Considering that jurisdictions are moving toward cannabis legalization and the anticipated changes to the Canadian policy planned for July 2018, there is a need to understand whether cannabis use has a causal role in the development of psychiatric diseases, such as psychosis. Prospective studies report a temporal precedence of cannabis use before later onset of psychosis,1 but the evidence is limited with respect to causality due to studies only assessing psychosis symptoms (PS) at a single follow-up and by relying on analytic models that might confound intra-individual processes with initial between-person differences. In the absence of an experimental design, random intercept cross-lagged panel models (RI-CLPMs) provide the most rigorous test of causal predominance between 2 outcomes by quantifying the temporal association over multiple follow-up periods and by dissociating within-person and between-person variance.2 Using this approach, we investigated year-to-year associations between cannabis use and PS over 4 years in youth aged 13 years at study onset.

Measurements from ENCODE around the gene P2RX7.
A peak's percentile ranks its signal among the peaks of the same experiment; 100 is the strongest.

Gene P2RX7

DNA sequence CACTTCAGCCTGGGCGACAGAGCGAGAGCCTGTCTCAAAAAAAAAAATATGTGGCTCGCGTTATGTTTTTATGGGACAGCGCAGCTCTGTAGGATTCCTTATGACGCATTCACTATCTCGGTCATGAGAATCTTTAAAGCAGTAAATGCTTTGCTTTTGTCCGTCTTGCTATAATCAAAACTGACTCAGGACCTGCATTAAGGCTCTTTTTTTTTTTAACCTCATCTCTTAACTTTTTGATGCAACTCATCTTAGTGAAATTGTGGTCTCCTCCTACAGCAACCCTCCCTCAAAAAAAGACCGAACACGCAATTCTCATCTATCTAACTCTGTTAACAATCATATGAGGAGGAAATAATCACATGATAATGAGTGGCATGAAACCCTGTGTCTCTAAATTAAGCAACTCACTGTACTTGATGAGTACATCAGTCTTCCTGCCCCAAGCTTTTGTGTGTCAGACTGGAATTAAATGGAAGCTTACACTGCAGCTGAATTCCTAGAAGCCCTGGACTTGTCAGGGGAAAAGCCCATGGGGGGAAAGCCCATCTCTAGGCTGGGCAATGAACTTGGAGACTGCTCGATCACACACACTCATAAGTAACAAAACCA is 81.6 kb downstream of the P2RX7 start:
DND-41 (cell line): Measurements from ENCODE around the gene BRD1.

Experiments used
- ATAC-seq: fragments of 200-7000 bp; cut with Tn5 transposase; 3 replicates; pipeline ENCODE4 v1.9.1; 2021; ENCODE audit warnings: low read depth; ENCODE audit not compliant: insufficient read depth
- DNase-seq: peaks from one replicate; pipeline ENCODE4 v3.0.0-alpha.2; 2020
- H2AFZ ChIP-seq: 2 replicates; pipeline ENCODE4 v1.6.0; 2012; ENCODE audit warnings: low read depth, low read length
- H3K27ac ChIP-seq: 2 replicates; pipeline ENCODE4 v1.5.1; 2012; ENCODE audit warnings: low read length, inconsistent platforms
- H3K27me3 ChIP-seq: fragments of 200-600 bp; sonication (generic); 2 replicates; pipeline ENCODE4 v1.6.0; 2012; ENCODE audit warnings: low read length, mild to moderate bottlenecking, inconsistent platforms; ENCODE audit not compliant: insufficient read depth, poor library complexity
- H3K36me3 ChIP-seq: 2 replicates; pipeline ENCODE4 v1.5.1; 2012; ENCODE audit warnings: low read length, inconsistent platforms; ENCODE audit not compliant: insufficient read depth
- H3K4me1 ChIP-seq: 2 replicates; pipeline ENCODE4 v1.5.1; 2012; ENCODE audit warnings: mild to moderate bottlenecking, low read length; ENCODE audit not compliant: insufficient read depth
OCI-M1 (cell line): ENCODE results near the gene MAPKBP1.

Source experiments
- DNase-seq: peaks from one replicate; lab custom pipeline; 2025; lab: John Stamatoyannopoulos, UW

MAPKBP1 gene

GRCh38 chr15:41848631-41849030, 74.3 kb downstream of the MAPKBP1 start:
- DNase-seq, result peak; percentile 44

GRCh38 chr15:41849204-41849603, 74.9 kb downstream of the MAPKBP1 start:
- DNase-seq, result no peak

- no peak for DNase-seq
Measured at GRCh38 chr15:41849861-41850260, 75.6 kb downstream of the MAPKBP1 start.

Bourque J, Afzali MH, Conrod PJ. Association of Cannabis Use With Adolescent Psychotic Symptoms. JAMA Psychiatry. 2018;75(8):864–866. doi:10.1001/jamapsychiatry.2018.1330
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